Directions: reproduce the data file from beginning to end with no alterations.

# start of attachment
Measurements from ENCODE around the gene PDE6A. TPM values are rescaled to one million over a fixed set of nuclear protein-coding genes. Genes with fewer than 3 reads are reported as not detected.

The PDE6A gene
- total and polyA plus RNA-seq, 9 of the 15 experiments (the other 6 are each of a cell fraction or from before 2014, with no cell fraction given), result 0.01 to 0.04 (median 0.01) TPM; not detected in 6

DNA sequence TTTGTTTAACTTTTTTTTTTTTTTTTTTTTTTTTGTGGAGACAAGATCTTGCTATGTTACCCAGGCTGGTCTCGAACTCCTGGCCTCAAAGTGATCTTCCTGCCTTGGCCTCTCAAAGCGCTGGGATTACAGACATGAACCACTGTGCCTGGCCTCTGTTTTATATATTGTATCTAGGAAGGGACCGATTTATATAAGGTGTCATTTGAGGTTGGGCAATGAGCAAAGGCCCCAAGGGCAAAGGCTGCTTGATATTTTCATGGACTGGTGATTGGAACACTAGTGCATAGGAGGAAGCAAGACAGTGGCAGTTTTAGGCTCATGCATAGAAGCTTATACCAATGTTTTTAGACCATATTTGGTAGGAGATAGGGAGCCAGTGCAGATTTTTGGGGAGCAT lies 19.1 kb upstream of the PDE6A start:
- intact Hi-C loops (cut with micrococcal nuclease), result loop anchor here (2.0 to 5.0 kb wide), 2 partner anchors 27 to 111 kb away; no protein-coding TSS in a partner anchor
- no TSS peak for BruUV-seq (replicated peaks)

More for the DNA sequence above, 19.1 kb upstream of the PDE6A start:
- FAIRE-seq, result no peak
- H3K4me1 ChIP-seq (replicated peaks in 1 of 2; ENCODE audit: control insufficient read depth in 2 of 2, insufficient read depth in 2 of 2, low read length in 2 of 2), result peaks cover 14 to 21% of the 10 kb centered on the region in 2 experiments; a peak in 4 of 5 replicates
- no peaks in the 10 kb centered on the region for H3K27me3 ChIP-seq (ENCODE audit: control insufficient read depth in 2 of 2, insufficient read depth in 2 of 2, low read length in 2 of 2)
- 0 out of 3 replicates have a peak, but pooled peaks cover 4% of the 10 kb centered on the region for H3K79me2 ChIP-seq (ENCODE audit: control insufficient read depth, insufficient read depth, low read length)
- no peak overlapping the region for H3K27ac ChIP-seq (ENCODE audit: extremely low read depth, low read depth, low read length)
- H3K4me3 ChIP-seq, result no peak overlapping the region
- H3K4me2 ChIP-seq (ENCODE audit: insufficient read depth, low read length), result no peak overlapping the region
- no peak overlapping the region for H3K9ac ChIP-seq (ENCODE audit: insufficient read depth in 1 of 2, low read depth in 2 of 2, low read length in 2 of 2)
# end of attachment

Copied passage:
Measurements from ENCODE around the gene PDE6A. TPM values are rescaled to one million over a fixed set of nuclear protein-coding genes. Genes with fewer than 3 reads are reported as not detected.

The PDE6A gene
- total and polyA plus RNA-seq, 9 of the 15 experiments (the other 6 are each of a cell fraction or from before 2014, with no cell fraction given), result 0.01 to 0.04 (median 0.01) TPM; not detected in 6

DNA sequence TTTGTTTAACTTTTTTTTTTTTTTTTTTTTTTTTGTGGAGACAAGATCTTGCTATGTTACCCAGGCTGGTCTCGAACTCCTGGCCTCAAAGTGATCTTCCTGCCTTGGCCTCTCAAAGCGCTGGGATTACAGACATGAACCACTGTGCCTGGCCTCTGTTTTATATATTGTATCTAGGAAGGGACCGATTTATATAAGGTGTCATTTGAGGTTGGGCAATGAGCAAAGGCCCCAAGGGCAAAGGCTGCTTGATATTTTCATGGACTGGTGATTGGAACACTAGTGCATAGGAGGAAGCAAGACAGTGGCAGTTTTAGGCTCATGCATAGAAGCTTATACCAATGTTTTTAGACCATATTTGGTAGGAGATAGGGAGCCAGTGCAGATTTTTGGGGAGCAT lies 19.1 kb upstream of the PDE6A start:
- intact Hi-C loops (cut with micrococcal nuclease), result loop anchor here (2.0 to 5.0 kb wide), 2 partner anchors 27 to 111 kb away; no protein-coding TSS in a partner anchor
- no TSS peak for BruUV-seq (replicated peaks)

More for the DNA sequence above, 19.1 kb upstream of the PDE6A start:
- FAIRE-seq, result no peak
- H3K4me1 ChIP-seq (replicated peaks in 1 of 2; ENCODE audit: control insufficient read depth in 2 of 2, insufficient read depth in 2 of 2, low read length in 2 of 2), result peaks cover 14 to 21% of the 10 kb centered on the region in 2 experiments; a peak in 4 of 5 replicates
- no peaks in the 10 kb centered on the region for H3K27me3 ChIP-seq (ENCODE audit: control insufficient read depth in 2 of 2, insufficient read depth in 2 of 2, low read length in 2 of 2)
- 0 out of 3 replicates have a peak, but pooled peaks cover 4% of the 10 kb centered on the region for H3K79me2 ChIP-seq (ENCODE audit: control insufficient read depth, insufficient read depth, low read length)
- no peak overlapping the region for H3K27ac ChIP-seq (ENCODE audit: extremely low read depth, low read depth, low read length)
- H3K4me3 ChIP-seq, result no peak overlapping the region
- H3K4me2 ChIP-seq (ENCODE audit: insufficient read depth, low read length), result no peak overlapping the region
- no peak overlapping the region for H3K9ac ChIP-seq (ENCODE audit: insufficient read depth in 1 of 2, low read depth in 2 of 2, low read length in 2 of 2)